Hair and Makeup Styles of the '50s

By Nancy Hayden

The cosmetic and hair care business really exploded to life in the '50s. Women and men began putting more time into their beautifying regime. More people than ever began emulating the movie star and musician hairstyles and makeup looks of the time that were highly glamorous and sophisticated.

Fashionable1950s Hairstyles

Graceful 1950s Ladies Hairstyles

The 1950s had a variety of very popular hairstyles for women. The 1950s ladies must have spent nearly half their life in their hair salon getting styled or purchasing hair product.

The poodle cut and bubble cut -- which was short all around and curly on top -- was commonly replicated. This was also Lucille Ball's signature look, so it's likely many "I Love Lucy" show fans mimicked her style. Hair styled with waves and a side part was common and worn by the likes of actresses Grace Kelly, Lauren Bacall, Ava Gardner, and Veronica Lake. It was a very elegant way of wearing one's hair. The pixie cut was a very short style that was simple and sweet in the '50s. Audrey Hepburn made the cut well known. Actresses Sophia Loren, Dorothy Dandridge and Elizabeth Taylor also wore their hair in a very short cut known as the Italian cut. This hairstyle had much more volume and curls on top then Hepburn's pixie cut. Curly or wavy hair with short length and volume was also very popular in the '50s. Elizabeth Taylor, Marilyn Monroe, and Eartha Kitt did various styles like this. Elegant updos were popularly styled in low chignons or high buns. Young teen girls sometimes wore their hair with teased full bangs and high ponytails. They'd occasionally adorn the ponytail with a ribbon or small colorful scarf. Pinup model style hair was also influential in the '50s. This consisted of long hair length with thick full bangs. The popular pinup model Bettie Page popularized this style. Chemical hair relaxers were introduced in the 1950s and many black women would use them or hair straightening in a salon to make their hair smooth to follow popular style. Hair coloring also became more commonly used in the 1950s thanks to advances in hair color products. Platinum blond, red, and gold or silver streaks were popular hair color style choices sold in the '50s.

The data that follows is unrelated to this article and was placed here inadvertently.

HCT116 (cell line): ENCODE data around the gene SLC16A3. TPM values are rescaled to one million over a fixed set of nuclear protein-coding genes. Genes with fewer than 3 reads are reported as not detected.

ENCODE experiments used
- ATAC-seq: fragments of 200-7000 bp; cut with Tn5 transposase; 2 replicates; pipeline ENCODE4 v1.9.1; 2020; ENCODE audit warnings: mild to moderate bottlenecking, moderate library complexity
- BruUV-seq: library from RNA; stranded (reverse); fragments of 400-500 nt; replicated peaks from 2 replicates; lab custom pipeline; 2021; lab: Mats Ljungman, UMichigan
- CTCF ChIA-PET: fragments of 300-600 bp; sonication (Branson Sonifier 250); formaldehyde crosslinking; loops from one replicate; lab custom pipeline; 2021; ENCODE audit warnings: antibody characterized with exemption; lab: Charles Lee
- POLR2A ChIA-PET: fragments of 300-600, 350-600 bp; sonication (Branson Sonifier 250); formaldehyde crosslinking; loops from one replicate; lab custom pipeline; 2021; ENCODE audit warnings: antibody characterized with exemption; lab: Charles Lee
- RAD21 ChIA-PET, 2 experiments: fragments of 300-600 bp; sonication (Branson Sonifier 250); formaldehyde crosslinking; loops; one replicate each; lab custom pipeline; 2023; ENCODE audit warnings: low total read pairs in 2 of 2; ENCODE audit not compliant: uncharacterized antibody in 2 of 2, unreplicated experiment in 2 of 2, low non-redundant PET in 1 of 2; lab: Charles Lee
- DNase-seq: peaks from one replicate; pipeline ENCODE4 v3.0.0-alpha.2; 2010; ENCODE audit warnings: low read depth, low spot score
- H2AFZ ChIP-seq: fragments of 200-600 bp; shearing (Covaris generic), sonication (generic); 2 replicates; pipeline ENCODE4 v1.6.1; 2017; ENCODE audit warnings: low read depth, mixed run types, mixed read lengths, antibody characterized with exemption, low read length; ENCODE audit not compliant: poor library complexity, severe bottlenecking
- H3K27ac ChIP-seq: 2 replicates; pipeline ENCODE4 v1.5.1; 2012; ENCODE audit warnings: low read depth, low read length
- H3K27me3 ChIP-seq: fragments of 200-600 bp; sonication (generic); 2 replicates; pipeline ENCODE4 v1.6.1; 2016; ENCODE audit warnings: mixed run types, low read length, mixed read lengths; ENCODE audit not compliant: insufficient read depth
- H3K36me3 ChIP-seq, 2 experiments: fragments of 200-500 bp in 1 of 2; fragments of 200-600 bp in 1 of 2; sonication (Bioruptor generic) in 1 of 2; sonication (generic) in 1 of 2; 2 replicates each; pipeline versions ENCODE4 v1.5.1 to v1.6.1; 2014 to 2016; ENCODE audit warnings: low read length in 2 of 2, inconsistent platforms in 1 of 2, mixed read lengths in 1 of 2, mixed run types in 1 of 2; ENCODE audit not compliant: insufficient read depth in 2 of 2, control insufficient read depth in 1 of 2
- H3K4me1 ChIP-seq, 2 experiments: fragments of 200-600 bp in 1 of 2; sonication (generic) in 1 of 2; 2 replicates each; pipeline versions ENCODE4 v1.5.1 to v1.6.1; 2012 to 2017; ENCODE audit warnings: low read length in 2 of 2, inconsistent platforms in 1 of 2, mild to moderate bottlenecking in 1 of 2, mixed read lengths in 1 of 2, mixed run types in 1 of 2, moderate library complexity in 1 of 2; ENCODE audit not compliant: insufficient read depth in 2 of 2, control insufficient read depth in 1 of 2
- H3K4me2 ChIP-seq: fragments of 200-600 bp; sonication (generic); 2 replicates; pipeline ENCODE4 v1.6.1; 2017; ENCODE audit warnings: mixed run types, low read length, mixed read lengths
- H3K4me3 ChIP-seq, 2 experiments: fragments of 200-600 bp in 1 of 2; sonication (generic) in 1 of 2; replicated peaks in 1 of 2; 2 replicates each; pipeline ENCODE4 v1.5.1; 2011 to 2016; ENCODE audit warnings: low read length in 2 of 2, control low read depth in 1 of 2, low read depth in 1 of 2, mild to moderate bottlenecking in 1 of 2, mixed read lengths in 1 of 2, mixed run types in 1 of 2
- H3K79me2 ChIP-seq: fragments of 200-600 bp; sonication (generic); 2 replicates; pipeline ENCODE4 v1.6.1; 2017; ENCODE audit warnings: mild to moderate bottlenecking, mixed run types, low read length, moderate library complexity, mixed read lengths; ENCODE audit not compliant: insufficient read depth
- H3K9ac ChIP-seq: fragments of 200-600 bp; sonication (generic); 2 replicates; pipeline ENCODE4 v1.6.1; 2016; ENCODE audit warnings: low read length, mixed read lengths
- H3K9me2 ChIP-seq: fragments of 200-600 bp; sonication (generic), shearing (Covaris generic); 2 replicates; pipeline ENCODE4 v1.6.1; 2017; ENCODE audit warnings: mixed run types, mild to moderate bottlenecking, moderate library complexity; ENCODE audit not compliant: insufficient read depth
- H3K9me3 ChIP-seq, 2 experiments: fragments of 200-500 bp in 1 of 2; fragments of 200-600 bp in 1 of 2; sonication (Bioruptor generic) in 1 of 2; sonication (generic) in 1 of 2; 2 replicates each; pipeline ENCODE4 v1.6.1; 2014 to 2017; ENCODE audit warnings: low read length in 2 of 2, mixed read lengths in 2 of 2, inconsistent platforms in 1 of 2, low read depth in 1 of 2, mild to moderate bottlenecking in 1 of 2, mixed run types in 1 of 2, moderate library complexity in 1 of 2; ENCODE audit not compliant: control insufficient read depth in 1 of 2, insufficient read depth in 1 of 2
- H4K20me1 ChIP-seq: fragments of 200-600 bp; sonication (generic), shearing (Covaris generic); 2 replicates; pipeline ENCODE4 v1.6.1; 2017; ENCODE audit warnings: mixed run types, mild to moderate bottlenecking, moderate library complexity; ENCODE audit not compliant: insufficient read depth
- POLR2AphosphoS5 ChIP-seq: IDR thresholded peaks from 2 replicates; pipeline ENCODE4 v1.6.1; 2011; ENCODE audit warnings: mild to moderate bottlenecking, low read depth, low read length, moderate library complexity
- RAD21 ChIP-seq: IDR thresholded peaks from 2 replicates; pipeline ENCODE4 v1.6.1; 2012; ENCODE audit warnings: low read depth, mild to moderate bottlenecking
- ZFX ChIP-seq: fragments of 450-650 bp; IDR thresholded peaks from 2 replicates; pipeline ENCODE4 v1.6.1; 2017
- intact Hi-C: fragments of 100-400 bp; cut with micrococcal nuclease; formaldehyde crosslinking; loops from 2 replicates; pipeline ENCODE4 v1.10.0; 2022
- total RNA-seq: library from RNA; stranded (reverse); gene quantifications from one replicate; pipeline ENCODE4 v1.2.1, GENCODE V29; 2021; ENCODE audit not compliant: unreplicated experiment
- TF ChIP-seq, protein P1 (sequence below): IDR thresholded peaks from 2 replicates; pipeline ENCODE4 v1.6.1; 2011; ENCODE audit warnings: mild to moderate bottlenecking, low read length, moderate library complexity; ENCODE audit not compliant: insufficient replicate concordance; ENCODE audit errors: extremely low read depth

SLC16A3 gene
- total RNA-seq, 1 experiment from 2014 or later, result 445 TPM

Suave 1950s Men Hairstyles

Hairstyles for men in the 1950s favored pomade products and the use of styling combs, and were almost always short.

Pompadours were common for men. Pomade was used to create volume on top layers of hair. The sides were either trimmed very short or smoothed back. Actors James Dean and Marlon Brando wore this style, as did Elvis Presley. The ducktail greaser style involved applying pomade to hair, parting the hair on one side, and then slicking the hair back smoothly to create a line where all the hair met in the back. Businessmen typically wore hair clipped very short, or slicked straight back with pomade.

1950s Makeup

Makeup in the 1950s was all about glamour and accentuating the features considered beautiful at the time. Full, pouty lips, noticeable eyes and arched brows were key facial features 1950s women played up with makeup.

The most popular lipstick color in the 1950s was red; women also wore soft pink lipstick colors.

Women's eyelashes were long and full with use of black mascara. If it was impossible for a woman to get full lashes with mascara, fake eye lashes were used. Eye shadow in the shades of gray, gold, blue, green, purple and brown were commonly in use in the '50s. Eyes were important to highlight during the '50s, so eyeshadow and eye liner were a must if women wanted to be the definition of what beauty meant in the era. Eye liner in black on the upper lash line with a slightly winged tip off the eye corner was a popular way of wearing eye liner in the '50s. Eye brows were commonly either full or arched like actresses Elizabeth Taylor and Audrey Hepburn or they were more slender and arched high similar to how actresses Marilyn Monroe and Lauren Bacall kept their brows.

Pink or peach blush was commonly used. Blush was sparingly and was not applied over the top. Liquid, cream or cake foundation were available; finishing powder was brushed over foundation makeup to get rid of any unwanted shine.